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Am I a Bad Boss?
You might be and just don’t know. Here are 6 questions to help you find out.

6. Do I develop my employees?

Good boss: Yes.

Bad boss: No.

Your workers are more than just shift managers, fry cooks, sandwich makers, and floor sweepers, who account for the large “labor” number in your books. They are people, with aspirations. If you take the time to learn their lifelong goals and develop them, your labor situation just might improve.

People who are made to feel badly about themselves perform as they feel—badly.”

Developing workers “creates true loyalty,” says Bridget Chirigos, strategic partner for Profiles International, a human resources company.

Snub entry-level workers and you take a chance, because “they do not have as much to lose if they walk out the door,” Chirigos says.

5. Do I play favorites?

Good boss: No.

Bad boss: Yes.

Remember the teacher’s pet and how everybody despised them? Well, now you’re the teacher, and your employees want equal attention.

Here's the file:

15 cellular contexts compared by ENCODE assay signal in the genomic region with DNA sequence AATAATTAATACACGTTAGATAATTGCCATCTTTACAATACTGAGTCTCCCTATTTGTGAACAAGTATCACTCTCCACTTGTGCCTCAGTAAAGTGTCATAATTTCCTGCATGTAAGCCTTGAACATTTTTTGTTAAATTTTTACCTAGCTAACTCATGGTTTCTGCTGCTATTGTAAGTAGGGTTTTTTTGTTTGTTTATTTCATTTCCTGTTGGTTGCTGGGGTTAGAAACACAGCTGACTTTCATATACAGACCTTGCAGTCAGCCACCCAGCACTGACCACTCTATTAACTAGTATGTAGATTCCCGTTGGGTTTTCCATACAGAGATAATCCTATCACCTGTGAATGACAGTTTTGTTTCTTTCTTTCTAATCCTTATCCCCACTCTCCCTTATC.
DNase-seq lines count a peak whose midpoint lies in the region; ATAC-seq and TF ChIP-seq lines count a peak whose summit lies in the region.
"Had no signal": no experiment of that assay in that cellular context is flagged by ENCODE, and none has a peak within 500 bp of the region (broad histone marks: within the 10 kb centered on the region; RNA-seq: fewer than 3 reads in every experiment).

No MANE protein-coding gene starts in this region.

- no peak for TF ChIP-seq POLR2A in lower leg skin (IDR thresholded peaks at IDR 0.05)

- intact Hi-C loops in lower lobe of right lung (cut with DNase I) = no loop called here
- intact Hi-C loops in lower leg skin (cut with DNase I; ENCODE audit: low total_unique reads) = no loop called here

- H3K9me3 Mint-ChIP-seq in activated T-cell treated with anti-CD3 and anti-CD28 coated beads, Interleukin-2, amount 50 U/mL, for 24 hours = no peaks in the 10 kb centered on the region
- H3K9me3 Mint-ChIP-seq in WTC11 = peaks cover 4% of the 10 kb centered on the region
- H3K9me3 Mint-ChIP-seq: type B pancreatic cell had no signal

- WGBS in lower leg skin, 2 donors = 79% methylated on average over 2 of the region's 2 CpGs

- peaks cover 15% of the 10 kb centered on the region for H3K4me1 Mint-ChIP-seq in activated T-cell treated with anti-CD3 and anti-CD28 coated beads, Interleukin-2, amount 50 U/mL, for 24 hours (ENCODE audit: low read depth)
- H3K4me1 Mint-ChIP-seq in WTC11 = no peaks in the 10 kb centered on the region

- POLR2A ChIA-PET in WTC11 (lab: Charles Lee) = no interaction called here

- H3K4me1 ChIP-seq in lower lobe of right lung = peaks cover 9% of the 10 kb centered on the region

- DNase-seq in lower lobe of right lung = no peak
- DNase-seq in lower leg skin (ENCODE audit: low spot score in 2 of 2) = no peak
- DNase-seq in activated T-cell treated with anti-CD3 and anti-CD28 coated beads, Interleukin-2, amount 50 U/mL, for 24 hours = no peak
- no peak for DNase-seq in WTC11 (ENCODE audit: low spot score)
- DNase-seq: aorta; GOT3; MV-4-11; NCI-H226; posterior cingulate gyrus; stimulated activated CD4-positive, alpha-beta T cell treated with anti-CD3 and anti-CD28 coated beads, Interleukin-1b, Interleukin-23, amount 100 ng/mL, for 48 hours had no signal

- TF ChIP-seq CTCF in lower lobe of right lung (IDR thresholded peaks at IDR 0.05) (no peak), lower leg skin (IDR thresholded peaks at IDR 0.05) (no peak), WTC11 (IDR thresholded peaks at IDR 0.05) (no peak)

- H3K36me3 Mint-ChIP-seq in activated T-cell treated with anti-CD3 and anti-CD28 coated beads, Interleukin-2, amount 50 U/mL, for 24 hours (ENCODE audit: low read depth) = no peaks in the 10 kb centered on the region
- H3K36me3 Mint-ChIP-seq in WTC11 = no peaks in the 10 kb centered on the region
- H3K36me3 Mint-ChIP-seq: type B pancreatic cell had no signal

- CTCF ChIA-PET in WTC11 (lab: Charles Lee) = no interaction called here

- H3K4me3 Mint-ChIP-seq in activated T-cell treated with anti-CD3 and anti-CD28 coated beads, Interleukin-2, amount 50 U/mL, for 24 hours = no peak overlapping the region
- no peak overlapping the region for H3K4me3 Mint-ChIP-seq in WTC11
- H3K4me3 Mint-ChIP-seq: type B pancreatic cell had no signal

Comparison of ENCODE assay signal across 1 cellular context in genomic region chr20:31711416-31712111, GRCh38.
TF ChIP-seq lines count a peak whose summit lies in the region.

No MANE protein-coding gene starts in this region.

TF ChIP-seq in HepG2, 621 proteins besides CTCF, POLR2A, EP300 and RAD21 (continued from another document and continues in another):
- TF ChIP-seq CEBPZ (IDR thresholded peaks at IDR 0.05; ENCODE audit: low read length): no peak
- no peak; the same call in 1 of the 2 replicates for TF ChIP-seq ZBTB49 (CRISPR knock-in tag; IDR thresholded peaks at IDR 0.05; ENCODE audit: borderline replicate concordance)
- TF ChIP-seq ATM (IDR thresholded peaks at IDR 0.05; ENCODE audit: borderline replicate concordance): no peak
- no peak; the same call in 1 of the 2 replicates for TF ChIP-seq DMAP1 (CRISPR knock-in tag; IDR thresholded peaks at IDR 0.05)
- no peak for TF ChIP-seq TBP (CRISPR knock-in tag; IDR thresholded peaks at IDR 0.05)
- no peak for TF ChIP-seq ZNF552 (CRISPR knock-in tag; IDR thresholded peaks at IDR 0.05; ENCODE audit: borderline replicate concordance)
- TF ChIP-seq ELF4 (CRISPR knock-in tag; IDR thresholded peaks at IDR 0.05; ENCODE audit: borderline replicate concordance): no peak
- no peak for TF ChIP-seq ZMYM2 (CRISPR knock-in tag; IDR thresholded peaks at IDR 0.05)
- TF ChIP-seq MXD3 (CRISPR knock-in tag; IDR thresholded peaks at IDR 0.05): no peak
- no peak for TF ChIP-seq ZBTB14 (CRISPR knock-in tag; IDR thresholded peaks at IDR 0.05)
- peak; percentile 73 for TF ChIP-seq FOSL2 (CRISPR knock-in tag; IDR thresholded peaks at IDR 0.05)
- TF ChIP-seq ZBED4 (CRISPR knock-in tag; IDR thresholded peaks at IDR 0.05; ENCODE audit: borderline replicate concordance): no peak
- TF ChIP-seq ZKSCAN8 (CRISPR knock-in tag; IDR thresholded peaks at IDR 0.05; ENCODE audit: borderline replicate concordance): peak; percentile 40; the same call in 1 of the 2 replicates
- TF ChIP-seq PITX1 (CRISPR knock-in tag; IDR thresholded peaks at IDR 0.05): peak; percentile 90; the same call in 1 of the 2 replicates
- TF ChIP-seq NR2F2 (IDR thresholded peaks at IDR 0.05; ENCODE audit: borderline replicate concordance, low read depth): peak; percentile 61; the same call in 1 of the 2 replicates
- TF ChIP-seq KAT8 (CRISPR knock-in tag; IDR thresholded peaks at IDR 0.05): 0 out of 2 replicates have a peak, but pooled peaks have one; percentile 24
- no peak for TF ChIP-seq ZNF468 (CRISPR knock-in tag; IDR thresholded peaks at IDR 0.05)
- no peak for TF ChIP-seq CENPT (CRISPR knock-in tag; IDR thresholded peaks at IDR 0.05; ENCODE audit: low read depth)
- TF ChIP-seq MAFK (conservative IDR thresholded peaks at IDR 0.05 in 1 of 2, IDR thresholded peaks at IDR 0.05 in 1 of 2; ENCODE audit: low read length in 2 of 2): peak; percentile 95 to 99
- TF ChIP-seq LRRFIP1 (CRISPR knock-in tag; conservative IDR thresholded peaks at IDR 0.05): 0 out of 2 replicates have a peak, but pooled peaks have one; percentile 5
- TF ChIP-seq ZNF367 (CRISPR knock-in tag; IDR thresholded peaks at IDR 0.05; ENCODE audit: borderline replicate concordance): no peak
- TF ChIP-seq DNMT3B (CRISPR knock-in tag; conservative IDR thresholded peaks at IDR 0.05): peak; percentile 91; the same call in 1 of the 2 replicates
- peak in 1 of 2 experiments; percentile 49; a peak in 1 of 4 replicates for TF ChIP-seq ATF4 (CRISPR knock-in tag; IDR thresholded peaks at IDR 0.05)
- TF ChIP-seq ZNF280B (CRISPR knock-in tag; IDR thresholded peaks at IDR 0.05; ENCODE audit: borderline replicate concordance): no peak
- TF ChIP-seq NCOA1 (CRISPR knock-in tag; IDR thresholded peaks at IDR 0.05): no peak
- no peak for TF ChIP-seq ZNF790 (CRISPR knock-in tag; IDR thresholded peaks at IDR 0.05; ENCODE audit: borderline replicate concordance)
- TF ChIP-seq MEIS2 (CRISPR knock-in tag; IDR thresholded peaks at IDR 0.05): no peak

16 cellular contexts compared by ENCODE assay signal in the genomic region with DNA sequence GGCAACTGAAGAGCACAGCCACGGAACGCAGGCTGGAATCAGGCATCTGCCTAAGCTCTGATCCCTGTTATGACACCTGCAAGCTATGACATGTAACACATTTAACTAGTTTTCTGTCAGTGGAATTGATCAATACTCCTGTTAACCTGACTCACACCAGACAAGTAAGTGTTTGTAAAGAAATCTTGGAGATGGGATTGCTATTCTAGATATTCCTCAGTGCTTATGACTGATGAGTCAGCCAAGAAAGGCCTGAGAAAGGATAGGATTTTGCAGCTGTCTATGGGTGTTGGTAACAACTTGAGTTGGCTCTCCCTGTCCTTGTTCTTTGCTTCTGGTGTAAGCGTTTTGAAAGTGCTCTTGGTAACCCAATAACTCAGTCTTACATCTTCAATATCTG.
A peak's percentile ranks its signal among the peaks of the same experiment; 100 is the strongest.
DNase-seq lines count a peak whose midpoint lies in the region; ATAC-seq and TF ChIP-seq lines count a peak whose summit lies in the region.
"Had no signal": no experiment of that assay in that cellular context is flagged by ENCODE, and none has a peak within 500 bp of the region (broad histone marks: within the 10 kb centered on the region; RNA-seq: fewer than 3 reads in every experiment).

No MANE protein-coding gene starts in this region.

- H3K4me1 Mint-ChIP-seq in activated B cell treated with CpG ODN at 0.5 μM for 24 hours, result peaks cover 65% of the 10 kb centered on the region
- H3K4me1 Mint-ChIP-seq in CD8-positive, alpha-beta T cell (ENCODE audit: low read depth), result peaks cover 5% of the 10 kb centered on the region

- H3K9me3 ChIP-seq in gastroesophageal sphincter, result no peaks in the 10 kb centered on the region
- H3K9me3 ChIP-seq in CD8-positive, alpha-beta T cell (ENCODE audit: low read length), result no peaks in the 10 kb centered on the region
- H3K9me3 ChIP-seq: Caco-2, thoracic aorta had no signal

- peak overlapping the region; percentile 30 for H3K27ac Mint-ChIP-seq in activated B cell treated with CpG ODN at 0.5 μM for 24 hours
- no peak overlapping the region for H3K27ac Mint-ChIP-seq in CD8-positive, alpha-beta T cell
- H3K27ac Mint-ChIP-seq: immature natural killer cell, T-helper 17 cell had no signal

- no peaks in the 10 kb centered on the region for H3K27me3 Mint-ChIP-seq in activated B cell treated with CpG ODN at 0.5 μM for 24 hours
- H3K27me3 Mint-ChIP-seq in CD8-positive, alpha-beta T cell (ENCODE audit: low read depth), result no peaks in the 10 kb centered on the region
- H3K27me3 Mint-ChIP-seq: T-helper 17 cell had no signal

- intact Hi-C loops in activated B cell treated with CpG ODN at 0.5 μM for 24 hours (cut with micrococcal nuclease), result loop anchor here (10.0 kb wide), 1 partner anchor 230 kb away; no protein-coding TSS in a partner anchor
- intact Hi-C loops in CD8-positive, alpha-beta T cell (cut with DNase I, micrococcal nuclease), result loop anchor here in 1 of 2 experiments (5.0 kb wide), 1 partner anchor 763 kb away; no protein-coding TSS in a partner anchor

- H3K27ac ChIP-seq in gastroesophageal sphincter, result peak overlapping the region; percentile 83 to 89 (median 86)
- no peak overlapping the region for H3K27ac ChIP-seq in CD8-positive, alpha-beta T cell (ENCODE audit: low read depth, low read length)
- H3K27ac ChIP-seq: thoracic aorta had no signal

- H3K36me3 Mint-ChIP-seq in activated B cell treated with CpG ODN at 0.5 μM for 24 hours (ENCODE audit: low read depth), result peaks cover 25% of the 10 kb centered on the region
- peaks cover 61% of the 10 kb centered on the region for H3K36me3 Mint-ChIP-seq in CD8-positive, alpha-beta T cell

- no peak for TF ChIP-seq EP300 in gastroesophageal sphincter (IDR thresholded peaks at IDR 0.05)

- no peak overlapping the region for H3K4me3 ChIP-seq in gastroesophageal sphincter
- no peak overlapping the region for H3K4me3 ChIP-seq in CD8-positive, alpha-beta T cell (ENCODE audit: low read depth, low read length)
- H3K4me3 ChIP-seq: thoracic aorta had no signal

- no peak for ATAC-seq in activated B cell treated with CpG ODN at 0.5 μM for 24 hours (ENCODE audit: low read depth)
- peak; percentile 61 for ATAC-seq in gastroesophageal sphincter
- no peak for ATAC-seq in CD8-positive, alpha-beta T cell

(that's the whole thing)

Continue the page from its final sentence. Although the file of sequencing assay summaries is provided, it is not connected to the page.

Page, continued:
“If an employee is a favorite, he or she starts expecting great treatment all the time,” says Kate Zabriskie, president of Business Training Works Inc.

And when other employees see the favorite getting longer lunch breaks, extra days off, and raises, they get jealous, unhappy, and “might stop taking any initiative,” Zabriskie says.

4. Do I use fear to accomplish tasks?

Good boss: No.

Bad boss: Yes.

If you’re yelling at your employees, chances are they’re yelling at your customers.

“People who are made to feel badly about themselves perform as they feel—badly,” Chirigos says. “They tend to treat customers poorly, not care about their job or the company, and keep their eye on the clock until their shift is over.”

If you criticize more than you recognize, be prepared for a revolving employment door.

“Workers don’t have to put up with being treated poorly because they can find other jobs,” Chirigos says.

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